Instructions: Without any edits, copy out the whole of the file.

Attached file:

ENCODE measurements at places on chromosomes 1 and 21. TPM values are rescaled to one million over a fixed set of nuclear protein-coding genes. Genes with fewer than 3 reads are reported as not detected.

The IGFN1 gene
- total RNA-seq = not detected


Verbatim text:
ENCODE measurements at places on chromosomes 1 and 21. TPM values are rescaled to one million over a fixed set of nuclear protein-coding genes. Genes with fewer than 3 reads are reported as not detected.

The IGFN1 gene
- total RNA-seq = not detected